For Michael Nowakowski, charity through the Knights of Columbus runs in the family.
His grandfather was a founding member of the group at the St. Bruno parish in Chicago and served as that council's second Grand Knight. Nowakowski's father was the group's financial secretary for about 20 years.
“My dad passed away when I was 12 and even though he was gone, the Knights took care of us," he said. "Our family was invited to parties and other events as guests until I was 18.”
Flash forward to 12 years ago when a neighbor brought him into the council that he now leads as the Grand Knight for the local chapter of the Knights of Columbus, a men's fraternal benefit and community service organization based out of St. Jude Catholic Church.
His commitment now requires 25 to 30 hours a month just to perform regular duties that include preparing and leading monthly general membership and leadership meetings. With numerous events planned in the coming months, Nowakowski, 52, estimates he'll be putting in more than 100 hours each month through the spring.
Those events are often held to benefit Catholic-based charities and individuals. However, many programs – Nowakowski's group did 34 last year – benefit the community at large. For example, the Mental Health Drive (run as a large Tootsie Roll sale) directs all money to local organizations that help mentally challenged people regardless of religious beliefs or affiliations.
That one event represents about 700 volunteer hours from the group's nearly 300 members. Those hours, and countless others, are under the leadership of the Grand Knight.
Additionally, most costs associated with the organization are paid for by the membership through dues and other personal contributions and purchases. Unlike many other charities that must pay for administrative and other operating expenses with donations, all money collected for an event goes to the purpose designated at that event.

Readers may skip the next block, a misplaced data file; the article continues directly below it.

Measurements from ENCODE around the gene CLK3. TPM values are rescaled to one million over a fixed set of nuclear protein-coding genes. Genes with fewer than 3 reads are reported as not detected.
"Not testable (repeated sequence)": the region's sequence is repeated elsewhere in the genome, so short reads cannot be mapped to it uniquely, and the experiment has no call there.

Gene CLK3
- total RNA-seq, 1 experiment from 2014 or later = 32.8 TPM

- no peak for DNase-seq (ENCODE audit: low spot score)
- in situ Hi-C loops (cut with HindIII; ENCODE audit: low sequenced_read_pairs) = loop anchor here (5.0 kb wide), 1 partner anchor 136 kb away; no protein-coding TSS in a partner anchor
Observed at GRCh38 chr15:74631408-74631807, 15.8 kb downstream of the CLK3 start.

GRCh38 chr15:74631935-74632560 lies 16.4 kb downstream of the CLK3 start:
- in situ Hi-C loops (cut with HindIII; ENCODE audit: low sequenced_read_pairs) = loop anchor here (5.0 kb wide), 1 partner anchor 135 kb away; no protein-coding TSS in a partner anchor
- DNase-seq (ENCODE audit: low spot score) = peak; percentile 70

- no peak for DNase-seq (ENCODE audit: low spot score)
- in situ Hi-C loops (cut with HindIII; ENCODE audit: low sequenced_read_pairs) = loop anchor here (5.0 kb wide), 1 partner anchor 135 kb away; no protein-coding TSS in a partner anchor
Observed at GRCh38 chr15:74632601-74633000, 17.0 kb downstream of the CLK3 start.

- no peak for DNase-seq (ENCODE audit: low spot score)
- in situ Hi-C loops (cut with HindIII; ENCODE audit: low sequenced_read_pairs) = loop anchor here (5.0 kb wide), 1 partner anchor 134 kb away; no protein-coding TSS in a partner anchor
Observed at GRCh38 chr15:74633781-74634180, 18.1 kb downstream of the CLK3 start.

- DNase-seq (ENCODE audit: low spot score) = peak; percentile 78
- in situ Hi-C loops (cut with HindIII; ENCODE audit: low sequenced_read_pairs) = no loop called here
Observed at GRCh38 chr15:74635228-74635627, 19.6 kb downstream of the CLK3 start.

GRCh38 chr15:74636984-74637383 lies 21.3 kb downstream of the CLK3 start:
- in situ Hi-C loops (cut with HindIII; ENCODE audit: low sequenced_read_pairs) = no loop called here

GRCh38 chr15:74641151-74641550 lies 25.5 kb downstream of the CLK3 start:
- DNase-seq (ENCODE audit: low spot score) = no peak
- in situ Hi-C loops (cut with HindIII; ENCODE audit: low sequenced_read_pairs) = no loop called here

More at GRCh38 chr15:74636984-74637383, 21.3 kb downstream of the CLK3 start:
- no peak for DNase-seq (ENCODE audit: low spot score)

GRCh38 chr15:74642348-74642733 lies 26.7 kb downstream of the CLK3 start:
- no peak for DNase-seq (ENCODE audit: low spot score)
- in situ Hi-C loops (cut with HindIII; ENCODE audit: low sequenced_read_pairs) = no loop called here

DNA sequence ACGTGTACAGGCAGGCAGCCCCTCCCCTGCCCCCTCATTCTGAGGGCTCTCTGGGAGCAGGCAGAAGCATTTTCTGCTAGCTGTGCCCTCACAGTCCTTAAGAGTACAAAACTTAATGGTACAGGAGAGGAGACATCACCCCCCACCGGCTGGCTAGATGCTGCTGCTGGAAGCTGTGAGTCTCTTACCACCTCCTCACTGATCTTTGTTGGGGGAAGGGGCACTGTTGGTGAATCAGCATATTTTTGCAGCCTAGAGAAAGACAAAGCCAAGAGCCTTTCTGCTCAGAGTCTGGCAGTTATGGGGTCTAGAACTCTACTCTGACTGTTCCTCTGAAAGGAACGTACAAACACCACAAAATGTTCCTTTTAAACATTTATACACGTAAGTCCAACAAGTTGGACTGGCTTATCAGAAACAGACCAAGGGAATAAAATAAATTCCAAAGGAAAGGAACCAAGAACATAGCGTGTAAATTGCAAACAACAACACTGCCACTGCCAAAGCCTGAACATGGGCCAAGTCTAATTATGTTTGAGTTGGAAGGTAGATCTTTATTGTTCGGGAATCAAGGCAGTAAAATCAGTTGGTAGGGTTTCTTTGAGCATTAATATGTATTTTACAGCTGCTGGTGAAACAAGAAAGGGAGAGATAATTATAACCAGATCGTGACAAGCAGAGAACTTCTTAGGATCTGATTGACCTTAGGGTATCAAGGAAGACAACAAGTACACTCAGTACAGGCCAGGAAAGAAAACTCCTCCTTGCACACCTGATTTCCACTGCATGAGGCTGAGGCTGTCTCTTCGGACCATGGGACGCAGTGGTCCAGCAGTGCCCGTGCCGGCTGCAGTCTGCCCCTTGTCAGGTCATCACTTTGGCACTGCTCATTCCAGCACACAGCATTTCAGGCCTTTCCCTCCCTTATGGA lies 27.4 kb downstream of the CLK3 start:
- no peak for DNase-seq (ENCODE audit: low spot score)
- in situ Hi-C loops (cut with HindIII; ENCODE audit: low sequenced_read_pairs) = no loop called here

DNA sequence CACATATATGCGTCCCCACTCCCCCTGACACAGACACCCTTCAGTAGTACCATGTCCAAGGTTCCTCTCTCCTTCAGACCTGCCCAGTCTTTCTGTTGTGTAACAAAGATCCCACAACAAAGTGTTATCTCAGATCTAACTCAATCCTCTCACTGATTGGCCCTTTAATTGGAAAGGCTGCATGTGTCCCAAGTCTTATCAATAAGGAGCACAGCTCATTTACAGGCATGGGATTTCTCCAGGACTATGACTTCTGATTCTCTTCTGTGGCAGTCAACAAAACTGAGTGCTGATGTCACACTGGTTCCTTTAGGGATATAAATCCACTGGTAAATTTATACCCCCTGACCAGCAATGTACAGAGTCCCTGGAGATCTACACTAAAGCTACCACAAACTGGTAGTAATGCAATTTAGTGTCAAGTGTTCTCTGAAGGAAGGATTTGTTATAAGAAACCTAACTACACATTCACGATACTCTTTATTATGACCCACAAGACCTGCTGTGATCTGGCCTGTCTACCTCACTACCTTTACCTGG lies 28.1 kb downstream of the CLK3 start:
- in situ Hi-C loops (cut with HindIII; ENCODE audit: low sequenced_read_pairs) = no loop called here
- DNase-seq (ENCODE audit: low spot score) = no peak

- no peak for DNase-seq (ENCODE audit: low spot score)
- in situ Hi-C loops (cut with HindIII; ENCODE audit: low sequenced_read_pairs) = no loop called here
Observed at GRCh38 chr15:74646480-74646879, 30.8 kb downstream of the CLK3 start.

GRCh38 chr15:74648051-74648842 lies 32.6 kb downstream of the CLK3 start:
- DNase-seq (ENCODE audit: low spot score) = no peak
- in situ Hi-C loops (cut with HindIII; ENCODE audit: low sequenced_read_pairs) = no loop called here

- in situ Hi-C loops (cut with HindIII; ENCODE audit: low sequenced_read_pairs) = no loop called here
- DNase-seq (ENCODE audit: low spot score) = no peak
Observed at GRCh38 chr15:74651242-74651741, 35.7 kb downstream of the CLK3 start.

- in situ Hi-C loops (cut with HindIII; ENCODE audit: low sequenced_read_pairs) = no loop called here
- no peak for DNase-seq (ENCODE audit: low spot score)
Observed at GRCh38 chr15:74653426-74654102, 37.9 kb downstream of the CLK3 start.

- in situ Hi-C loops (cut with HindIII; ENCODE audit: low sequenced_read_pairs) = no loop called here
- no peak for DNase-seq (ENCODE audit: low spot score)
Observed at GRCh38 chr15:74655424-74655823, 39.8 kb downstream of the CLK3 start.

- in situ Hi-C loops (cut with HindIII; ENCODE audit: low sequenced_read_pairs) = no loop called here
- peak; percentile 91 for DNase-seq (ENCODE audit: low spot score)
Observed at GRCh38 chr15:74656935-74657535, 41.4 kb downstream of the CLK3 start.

Even with personal costs and lots of volunteer hours going to good causes, Nowakowski stays humble.
“I'm embarrassed when people come up and say that you've been successful as a leader, because I just wave the gavel,” Nowakowski said. “The role of the Grand Knight is to control (a) structured environment. It's because of the entire group that we succeed. What did I do? I just did my little portion and then we move along.”
As is often the case, it's not just one organization that benefits from his and others' service. Among other efforts, his wife, Diane, has joined him in serving as chaperone for numerous marching band events in previous years at Lincoln-Way Central High School when his son was a student and marching band member. They also ran the local Siam Book program for two and half years (the Siam Book is sold as a fundraiser by members of area high school marching bands and includes a card that is good for discounts at – and donated by – local businesses).
And when it came time to handle tens of thousands of Tootsie Rolls and the money that it brought in, his entire family along with numerous other members' wives stepped in to help.
Nowakowski is also a member of the decoration committee at church (think numerous trees at Christmastime and dozens of tulips at Easter being two of the many looks they give the building) as well as being part of the group that assists the priest with serving communion every Sunday. He says he's on hiatus from the second one while being Grand Knight, a two-year commitment.
Why the dedication to so many hours and so much effort?
“I guess everyone wants to feel a sense of accomplishment," Nowakowski said. "You strive to be the best at work, (but it also) feels good to help with the Knights, or the church. You go home feeling that you were a part of something, you accomplished something. I like that feeling.”
Editor's note: John Petrosky is a member of the Knights of Columbus in Nowakowski's council.